Hybrid vs Native mobile apps

Written by on April 1, 2015

Hybrid vs Native mobile apps

This is an interesting question.

Few years ago, now late Steve Jobs proclaimed that HTML5 is the future of web development. Ok, this needs to be viewed in a broader context, at that point in time Apple was waging a war against Flash and HTML 5 was an unlucky winner.

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Steve Jobs quote:

[quote align=”center”]They are lazy, Jobs says. They have all this potential to do interesting things, but they just refuse to do it. They don’t do anything with the approaches that Apple is taking, like Carbon. Apple does not support Flash because it is so buggy, he says. Whenever a Mac crashes more often than not it’s because of Flash. No one will be using Flash, he says. The world is moving to HTML5.[/quote]

Everything happening at that time finally led to a rise of hybrid mobile applications, or applications made from HTML5 and javascript but wrapped inside a native iOS or Android mobile application. Few years later we are living in a world where hybrid apps are slowly taking over native apps. At this point, there are probably more living web developers then there are iOS/Android developers combined and a lot of them are trying to test their luck by creating a hybrid mobile app.

But is everything as it seems?

Hybrid apps:


  • Quicker development, especially if you’re a long time web developer.
  • 1 language can be used on every available platform. This, of course, requires a PhoneGap wrapper. You don’t need to learn Objective C, Java, or C# to do any development. You need only to understand the basics of the Phonegap implementation. You will need to play with above-mentioned languages a bit, but you don’t need to understand them.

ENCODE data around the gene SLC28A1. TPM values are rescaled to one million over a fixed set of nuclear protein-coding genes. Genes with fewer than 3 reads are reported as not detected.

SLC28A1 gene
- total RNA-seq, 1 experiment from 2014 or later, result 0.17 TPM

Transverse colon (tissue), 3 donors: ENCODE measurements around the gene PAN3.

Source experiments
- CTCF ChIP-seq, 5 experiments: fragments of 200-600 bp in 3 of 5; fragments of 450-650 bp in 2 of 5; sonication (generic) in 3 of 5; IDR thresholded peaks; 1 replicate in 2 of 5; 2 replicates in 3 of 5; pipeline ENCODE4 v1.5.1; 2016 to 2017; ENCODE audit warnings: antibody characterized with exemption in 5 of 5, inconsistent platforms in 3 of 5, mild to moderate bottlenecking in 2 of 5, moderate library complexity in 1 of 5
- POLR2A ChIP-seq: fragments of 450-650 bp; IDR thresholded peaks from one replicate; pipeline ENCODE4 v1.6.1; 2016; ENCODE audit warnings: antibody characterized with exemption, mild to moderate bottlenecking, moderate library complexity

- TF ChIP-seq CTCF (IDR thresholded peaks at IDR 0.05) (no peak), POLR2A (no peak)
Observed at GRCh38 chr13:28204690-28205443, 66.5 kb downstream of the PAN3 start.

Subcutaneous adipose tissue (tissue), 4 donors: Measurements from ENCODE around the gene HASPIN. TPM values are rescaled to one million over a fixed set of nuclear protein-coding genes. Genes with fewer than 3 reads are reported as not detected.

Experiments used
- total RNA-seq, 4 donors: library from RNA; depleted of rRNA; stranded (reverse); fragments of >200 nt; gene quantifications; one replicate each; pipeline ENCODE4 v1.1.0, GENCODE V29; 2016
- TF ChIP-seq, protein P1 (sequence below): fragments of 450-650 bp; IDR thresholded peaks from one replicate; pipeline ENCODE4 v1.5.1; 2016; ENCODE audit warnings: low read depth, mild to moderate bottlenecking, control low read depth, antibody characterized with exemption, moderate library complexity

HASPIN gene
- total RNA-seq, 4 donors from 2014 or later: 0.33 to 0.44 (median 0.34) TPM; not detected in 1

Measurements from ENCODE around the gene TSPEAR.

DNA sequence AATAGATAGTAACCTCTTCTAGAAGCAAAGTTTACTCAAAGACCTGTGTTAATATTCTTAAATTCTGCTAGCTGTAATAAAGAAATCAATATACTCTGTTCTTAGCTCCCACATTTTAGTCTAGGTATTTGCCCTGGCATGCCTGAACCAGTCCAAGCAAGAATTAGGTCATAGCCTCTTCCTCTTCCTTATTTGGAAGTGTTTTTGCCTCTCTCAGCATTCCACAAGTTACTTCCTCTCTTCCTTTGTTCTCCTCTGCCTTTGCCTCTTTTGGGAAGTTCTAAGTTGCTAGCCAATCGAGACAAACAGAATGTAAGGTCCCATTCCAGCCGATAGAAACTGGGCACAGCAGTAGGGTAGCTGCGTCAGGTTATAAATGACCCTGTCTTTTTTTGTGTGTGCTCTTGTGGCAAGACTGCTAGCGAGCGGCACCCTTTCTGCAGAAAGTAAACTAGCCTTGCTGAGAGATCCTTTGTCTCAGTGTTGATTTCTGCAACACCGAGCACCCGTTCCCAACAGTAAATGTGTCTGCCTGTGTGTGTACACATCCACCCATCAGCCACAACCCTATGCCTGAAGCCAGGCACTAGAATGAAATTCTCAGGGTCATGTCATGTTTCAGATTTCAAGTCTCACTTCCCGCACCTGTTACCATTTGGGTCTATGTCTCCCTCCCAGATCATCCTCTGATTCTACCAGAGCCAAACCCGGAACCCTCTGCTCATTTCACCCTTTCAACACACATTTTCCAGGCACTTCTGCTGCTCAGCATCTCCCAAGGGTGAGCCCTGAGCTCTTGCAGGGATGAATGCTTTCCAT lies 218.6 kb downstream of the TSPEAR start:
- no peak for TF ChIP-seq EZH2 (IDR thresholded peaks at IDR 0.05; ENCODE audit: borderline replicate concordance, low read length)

• Phonegap can offer some native capabilities like iOS native tab bar or Android native tab bar and so much more.
  • Lower budget costs and a huge community of supporters and developers.
  • A hybrid app offers many of the advantages of both approaches access to the most common device APIs, and broad device coverage while not requiring the specialized skills, bigger budgets and longer time to market that are more typical of fully native apps.
  • Con
    • You will piss blood after some time, literally and metaphorically.
    • Mobile phones (even today’s tablets) are not fast enough to smoothly run a hybrid app, mobile JavaScript capabilities are bad at best. Android platform is a nightmare, page transitions don’t work smoothly not to mention lacking CSS/CSS3 implementation. If you think native Android 2.X and 4.X have differences take a look at Android 2.X bad JavaScript / CSS implementation. iOS fares better but still has a lacking CSS3 implementation thou much better page transitions. Let me make this short, native application will always have a better user experience and general feeling.
    • You will spend much more time fixing the app then building it. Creating an app for each and every platform is a pain in the neck. Browsers on different platforms do not uniformly support all the latest HTML features and APIs, which can make developing and testing a challenge.
    • If you don’t have a good designer, don’t even try to build an app; looks are everything.
    • If you don’t know what are you doing there’s a good chance your app will not get permission for Apple app store. Even Google Play Store will ban your app if they discover a 3rd party Phonegap PayPal plugin.

    Native apps:

    • A native mobile app can produce the best user experience — fast and fluid, can give you the best access to device features, and can be discovered in the app stores.
    • Without a doubt, native apps have full access to the underlying mobile platform. Native apps are usually very fast and polished, making them great for high-performance apps or games. This is more than enough.